Has Philosophy Lost Its Way? — Vaidya on the Case of Indian Philosophy

Anand Vaidya, a contributor here on the blog, has written a series of new posts over at the Blog of the APA (American Philosophical Association).  Anand is responding to some recent discussions about the value of philosophy as a discipline Continue reading

On the very idea of Buddhist ethics

I’ve recently been reading Christopher Gowans’s Buddhist Moral Philosophy: An Introduction. It is an introductory textbook of a sort that has not previously been attempted, and one that becomes particularly interesting in the light of David Chapman’s critiques of Buddhist Continue reading

Why studying Viśiṣṭādvaita Vedānta through Veṅkaṭanātha: An introduction for lay readers

The Viśiṣṭādvaita Vedānta is a philosophical and theological school active chiefly in South India, from the last centuries of the first millennium until today and holding that the Ultimate is a personal God who is the only existing entity and Continue reading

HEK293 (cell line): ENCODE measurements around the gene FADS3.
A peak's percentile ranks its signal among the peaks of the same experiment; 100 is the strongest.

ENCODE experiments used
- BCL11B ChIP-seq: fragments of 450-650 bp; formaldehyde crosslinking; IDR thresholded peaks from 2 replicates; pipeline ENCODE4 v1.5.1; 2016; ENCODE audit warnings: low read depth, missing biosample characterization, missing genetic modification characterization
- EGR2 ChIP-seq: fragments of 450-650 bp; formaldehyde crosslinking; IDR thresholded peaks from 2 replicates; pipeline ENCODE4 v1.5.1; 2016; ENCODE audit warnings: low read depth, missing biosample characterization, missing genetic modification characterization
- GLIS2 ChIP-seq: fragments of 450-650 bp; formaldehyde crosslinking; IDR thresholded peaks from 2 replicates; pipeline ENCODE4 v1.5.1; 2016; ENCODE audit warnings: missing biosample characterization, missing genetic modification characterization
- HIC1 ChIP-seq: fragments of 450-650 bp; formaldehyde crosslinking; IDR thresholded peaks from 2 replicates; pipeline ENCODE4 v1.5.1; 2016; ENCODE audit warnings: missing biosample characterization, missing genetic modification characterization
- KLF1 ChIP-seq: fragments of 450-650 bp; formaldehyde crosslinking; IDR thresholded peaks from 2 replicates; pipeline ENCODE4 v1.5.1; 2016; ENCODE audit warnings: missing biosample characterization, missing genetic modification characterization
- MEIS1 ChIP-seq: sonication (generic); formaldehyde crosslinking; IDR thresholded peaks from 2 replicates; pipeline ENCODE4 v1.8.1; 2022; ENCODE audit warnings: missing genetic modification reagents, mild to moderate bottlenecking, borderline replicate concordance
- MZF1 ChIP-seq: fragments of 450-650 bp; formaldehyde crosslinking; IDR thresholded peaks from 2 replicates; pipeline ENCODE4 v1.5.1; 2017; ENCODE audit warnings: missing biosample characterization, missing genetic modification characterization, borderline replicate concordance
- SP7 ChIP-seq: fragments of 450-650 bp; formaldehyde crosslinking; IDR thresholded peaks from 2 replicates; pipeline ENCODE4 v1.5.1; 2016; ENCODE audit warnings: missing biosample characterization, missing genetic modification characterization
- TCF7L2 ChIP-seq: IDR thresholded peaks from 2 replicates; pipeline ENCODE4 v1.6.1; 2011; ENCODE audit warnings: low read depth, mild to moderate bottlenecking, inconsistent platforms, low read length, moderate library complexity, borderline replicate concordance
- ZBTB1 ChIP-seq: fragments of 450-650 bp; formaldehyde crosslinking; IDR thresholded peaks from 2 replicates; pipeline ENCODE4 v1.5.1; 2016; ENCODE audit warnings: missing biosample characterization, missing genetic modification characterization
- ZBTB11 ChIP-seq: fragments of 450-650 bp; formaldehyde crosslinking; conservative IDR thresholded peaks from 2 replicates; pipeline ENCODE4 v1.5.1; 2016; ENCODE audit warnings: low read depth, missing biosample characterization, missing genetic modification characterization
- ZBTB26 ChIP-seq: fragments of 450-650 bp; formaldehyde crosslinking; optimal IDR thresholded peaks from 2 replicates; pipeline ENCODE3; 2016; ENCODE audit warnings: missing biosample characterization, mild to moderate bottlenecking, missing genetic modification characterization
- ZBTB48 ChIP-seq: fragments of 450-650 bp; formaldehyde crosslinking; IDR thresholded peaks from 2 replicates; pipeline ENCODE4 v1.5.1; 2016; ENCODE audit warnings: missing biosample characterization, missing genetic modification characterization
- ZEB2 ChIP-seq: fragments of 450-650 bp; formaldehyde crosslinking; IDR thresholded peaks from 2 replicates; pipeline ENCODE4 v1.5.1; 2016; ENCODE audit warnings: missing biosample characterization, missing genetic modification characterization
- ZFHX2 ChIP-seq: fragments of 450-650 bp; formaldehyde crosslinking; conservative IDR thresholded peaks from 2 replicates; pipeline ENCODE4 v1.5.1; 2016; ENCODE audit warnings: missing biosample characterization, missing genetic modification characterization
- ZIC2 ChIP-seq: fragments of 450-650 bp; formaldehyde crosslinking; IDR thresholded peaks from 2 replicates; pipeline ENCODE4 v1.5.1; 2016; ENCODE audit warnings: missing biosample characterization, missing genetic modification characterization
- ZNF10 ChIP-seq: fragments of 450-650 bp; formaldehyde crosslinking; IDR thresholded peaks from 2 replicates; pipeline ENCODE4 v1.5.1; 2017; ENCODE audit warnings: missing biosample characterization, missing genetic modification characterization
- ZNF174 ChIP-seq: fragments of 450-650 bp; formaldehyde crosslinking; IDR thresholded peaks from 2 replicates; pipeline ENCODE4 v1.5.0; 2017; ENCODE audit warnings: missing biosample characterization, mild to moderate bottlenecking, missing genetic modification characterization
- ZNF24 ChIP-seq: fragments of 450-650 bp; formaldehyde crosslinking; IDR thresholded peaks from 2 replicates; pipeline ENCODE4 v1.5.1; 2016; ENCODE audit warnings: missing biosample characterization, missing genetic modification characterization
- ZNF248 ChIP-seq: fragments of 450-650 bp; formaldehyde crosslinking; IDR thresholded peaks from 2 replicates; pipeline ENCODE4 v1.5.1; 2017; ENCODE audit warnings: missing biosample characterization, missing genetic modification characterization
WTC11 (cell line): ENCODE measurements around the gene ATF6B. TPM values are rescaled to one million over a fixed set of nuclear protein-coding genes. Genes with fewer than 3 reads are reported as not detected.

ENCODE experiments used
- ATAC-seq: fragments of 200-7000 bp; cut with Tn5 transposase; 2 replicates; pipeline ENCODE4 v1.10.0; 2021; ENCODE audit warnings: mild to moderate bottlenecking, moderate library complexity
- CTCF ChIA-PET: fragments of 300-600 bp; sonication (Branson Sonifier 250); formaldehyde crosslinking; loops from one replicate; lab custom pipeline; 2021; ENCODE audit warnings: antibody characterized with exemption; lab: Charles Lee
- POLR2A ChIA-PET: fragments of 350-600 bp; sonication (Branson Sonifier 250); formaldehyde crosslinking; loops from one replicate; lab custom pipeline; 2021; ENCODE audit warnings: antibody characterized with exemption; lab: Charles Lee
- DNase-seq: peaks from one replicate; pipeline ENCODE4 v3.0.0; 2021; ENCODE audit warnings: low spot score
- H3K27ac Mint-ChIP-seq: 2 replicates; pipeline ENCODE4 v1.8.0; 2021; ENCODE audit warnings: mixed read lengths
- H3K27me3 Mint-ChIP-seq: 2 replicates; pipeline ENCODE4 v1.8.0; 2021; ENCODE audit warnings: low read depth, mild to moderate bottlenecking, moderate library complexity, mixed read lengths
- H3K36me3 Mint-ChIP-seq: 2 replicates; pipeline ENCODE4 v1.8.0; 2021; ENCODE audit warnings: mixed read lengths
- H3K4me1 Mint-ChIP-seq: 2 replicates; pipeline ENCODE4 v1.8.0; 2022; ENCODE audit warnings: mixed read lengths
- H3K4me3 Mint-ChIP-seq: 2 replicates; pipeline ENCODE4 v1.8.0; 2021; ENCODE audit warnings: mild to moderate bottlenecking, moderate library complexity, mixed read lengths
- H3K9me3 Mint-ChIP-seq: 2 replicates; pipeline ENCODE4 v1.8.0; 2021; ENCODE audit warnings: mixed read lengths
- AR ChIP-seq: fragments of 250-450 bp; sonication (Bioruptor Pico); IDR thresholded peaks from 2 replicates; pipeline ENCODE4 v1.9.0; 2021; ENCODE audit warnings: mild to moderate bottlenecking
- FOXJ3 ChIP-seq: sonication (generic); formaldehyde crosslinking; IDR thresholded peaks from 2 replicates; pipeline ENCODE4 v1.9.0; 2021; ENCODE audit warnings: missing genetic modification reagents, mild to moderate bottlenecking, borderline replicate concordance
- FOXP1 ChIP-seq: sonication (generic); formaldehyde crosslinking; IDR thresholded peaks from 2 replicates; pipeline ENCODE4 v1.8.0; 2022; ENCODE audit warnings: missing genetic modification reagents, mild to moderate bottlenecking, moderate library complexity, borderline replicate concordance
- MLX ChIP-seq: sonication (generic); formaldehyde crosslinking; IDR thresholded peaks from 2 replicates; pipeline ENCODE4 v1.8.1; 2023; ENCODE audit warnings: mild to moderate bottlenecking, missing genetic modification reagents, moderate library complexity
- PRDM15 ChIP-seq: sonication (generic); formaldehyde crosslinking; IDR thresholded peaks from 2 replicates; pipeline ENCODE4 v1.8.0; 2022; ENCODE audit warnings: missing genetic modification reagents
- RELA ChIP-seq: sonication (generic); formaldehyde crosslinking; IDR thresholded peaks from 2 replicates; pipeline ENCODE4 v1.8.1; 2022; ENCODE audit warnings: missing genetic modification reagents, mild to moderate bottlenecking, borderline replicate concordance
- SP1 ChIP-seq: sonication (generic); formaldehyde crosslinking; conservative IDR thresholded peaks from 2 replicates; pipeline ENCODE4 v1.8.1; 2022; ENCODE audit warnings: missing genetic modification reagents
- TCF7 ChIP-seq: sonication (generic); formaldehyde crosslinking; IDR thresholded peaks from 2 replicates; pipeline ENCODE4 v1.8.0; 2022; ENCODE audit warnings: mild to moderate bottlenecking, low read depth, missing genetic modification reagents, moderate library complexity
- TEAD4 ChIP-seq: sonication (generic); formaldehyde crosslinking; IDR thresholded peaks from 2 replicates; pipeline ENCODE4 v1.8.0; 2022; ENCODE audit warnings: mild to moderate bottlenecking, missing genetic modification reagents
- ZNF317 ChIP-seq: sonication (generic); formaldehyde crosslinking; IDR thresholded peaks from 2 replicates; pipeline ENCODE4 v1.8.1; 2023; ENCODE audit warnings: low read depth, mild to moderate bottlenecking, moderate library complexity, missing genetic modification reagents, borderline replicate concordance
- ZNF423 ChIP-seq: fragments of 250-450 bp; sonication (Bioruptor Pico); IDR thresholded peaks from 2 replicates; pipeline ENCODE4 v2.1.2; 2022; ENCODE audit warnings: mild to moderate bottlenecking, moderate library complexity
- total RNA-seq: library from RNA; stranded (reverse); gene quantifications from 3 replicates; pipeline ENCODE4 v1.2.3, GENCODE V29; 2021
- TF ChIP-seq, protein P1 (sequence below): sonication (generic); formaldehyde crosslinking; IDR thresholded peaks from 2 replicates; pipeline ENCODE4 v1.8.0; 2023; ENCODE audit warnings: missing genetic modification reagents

Book Review of Engaging Buddhism: Why It Matters to Philosophy by Jay L. Garfield (Reviewed by Mark Siderits)

Jay L. Garfield. Engaging Buddhism: Why It Matters to Philosophy. xxii + 376 pp., index. NY: Oxford University Press, 2015. $29.95 (paperback). My job in reviewing this book is made much easier by something Garfield says early on: ‘Mark Siderits Continue reading

The Matilal Strategy

B. K. Matilal (1935-1991) was undoubtedly one of the most influential scholars of Indian philosophy in the late 20th century. His work has greatly influenced many of us who work on Indian philosophy today, especially if we do so in Continue reading

Book Review of The Bhagavad Gita: A Biography, by Richard H. Davis (Reviewed by Matthew R. Dasti)

The Bhagavad Gita: A Biography. By Richard H. Davis. Princeton: Princeton University Press, 2015. Pp. x + 243. Hardcover $24.95, ISBN 978-0-691-133996-8. Richard H. Davis’s The Bhagavad Gita: A Biography is a recent offering within Princeton University Press’s series “Lives Continue reading